The 1993 Options for Change defence cuts resulted in BAOR being replaced by forces roughly 25,000 strong, divided between Headquarters Allied Command Europe Rapid Reaction Corps, 1st Armoured Division, other combat support and combat service support forces, and administrative elements headed by United Kingdom Support Command (Germany). Garrisons which closed at this time included Soest (home of the 6th Armoured Brigade), Soltau (home of the 7th Armoured Brigade) and Minden (home of the 11th Armoured Brigade).

Following World War II, Britain found itself weighed down by its postwar obligations, colonial holdings, and the outbreak of the Cold War. The British Army of the Rhine, comprising some 50,000 troops in three divisions, participated in the Allied occupation of Germany. An additional 3,000 troops were stationed in divided Berlin. There was often a colonial/Cold War overlap, such as when Britain faced problems with the Soviet Union in Germany while dealing with independence movements in India, Palestine, and Malaya.

For more than 60 years, the British Forces in Europe has contributed as part of Britain’s commitment to the collective defence system of the North Atlantic Treaty Organisation (NATO). By having an army of more than 71,000 men permanently stationed on the European continent the United Kingdom shares with its NATO partners , particularly with Germany , the Netherlands and Belgium, the responsibility for the maintenance of peace, freedom and security in the heartland of NATO’s Central Front.

The structure of the British Forces in Europe, especially in Germany, dates back to the Second World War when British army and air force units participated in the Normandy invasion (in 1944) alongside their allies. At the end of the war, the British contingent remained in North West Germany as the British Army of the Rhine BAOR and the Royal Air Force Germany (RAFG). Further troops were stationed in Berlin.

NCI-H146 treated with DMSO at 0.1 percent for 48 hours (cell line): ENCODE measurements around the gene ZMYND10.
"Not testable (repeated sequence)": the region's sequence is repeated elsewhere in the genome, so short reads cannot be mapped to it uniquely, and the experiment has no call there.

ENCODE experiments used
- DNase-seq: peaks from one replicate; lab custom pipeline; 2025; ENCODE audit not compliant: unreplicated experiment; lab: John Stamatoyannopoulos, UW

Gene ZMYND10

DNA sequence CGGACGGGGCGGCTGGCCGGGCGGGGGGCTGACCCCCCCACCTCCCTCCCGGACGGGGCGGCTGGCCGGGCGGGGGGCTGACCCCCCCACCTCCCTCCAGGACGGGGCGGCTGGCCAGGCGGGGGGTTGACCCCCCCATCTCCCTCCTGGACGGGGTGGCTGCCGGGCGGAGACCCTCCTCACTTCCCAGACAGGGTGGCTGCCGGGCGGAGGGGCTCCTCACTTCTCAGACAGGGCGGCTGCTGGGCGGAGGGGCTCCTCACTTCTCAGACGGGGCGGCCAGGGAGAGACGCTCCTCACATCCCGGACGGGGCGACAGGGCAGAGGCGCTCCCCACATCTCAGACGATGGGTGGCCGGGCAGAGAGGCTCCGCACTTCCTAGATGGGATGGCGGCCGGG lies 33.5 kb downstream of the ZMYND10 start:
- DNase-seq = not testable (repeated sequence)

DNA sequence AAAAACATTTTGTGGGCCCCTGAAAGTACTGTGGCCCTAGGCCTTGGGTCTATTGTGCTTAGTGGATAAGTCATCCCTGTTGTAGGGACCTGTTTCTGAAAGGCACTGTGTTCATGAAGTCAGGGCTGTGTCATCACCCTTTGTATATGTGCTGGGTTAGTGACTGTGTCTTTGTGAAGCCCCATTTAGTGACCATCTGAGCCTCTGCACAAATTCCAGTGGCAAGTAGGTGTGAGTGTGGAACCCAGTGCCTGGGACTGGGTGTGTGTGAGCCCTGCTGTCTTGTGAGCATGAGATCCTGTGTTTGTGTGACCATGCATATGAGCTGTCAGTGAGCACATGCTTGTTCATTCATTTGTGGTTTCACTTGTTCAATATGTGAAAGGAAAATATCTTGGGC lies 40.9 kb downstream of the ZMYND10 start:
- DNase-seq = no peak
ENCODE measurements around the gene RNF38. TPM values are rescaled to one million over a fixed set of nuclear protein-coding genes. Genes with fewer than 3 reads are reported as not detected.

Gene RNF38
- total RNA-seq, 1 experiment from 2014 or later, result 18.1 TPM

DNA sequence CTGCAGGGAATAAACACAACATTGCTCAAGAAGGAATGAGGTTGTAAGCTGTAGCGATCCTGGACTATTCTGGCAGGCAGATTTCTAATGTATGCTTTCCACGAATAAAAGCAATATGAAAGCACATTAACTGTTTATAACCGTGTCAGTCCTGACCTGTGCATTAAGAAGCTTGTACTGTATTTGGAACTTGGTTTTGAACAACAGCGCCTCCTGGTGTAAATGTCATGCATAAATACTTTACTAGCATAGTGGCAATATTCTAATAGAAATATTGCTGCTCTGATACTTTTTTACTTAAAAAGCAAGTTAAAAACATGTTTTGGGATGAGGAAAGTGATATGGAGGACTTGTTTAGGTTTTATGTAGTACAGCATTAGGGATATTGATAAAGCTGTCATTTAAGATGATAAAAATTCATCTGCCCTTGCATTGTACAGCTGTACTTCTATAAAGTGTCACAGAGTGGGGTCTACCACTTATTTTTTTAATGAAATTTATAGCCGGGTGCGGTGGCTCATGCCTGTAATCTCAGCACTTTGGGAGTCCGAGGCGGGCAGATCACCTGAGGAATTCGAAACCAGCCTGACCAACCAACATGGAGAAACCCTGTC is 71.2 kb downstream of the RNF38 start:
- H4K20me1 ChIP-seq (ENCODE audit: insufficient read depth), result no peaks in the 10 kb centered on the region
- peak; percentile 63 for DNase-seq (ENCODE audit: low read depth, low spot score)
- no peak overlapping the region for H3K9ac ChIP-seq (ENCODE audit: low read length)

The BAOR is commanded by a four-star general who is also the commander of the Northern Army Group (NORTHAG). The headquarters is at Rheindahlen/North Rhine Westphalia which additionally houses the headquarters of the Royal Air Force Germany, the Northern Army and the Second Allied Tactical Air Force (2ATAF).

In peace time, BAOR is divided into four parts of which the first, and by far the largest, is the 1st British Corps. It is the fighting element of the British Army in Europe with the headquarters at Bielefeld , and together with units of the Belgian, Dutch and German Armies, part of the Northern Army Group of SACEUR’s (Supreme Allied Commander, Europe ) second part is the British Rear Combat Zone with the headquarters at Dusseldorf responsible for logistical support for the fighting troops . The British Communications Zone, as the third part, is centered at Emblem in Belgium providing points of entry for reinforcement units and supplies from the United Kingdom. The fourth part of BAOR is the British garrison at Berlin with about 3,000 soldiers. These troops (not committed to NATO) are maintained under the Allied Podsdam Agreement safeguarding the Western rights in the city along-side France and the United States.